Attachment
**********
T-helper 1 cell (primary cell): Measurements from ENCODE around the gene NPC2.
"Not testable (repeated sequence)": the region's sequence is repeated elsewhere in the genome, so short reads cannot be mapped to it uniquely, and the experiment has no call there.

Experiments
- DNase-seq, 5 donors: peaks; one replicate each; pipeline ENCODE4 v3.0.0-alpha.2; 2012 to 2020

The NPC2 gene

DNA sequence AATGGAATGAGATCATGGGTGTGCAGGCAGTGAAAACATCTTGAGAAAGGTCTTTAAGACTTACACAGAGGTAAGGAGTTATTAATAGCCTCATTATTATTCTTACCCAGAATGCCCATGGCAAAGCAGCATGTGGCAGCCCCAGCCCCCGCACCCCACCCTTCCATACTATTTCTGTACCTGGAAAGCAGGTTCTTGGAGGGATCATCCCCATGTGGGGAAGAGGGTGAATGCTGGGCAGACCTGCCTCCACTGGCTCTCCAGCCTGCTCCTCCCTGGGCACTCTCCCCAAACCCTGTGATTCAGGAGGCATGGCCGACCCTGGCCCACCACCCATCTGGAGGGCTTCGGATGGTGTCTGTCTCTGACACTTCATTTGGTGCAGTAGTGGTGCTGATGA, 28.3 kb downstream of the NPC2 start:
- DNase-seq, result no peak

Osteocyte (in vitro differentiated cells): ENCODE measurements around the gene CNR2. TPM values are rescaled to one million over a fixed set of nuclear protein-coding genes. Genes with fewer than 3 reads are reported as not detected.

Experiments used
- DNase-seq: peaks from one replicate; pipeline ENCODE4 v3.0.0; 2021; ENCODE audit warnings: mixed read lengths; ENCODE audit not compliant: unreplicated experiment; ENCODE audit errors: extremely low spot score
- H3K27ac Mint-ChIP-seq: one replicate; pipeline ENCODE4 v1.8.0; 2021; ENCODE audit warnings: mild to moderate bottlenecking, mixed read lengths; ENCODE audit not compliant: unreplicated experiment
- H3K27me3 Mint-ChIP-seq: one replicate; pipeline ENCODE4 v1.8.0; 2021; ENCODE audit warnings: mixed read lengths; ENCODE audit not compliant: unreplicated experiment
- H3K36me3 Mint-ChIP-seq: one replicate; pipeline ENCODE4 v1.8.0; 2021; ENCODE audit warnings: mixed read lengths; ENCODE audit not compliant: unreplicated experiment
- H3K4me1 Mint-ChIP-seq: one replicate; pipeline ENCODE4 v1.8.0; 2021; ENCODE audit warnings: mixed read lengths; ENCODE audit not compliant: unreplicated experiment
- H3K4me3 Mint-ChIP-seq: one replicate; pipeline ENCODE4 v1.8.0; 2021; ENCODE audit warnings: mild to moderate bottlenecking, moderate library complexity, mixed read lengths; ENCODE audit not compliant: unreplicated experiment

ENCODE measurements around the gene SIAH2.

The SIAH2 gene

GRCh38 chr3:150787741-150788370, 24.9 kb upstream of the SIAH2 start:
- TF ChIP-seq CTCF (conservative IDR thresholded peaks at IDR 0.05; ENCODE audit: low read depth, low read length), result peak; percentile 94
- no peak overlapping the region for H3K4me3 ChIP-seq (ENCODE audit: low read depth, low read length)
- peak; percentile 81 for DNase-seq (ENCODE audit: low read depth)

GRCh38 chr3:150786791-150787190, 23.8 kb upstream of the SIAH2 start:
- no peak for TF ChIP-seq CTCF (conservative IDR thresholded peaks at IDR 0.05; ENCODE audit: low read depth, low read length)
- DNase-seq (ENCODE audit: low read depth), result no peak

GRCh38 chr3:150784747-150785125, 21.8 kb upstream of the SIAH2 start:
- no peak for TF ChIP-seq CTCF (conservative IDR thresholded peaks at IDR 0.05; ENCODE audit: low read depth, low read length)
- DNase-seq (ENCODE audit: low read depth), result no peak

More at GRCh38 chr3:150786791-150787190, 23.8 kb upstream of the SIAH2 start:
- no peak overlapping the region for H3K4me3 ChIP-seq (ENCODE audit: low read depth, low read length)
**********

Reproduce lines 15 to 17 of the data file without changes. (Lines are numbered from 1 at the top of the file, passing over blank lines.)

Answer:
- H3K4me3 Mint-ChIP-seq: one replicate; pipeline ENCODE4 v1.8.0; 2021; ENCODE audit warnings: mild to moderate bottlenecking, moderate library complexity, mixed read lengths; ENCODE audit not compliant: unreplicated experiment

ENCODE measurements around the gene SIAH2.

The SIAH2 gene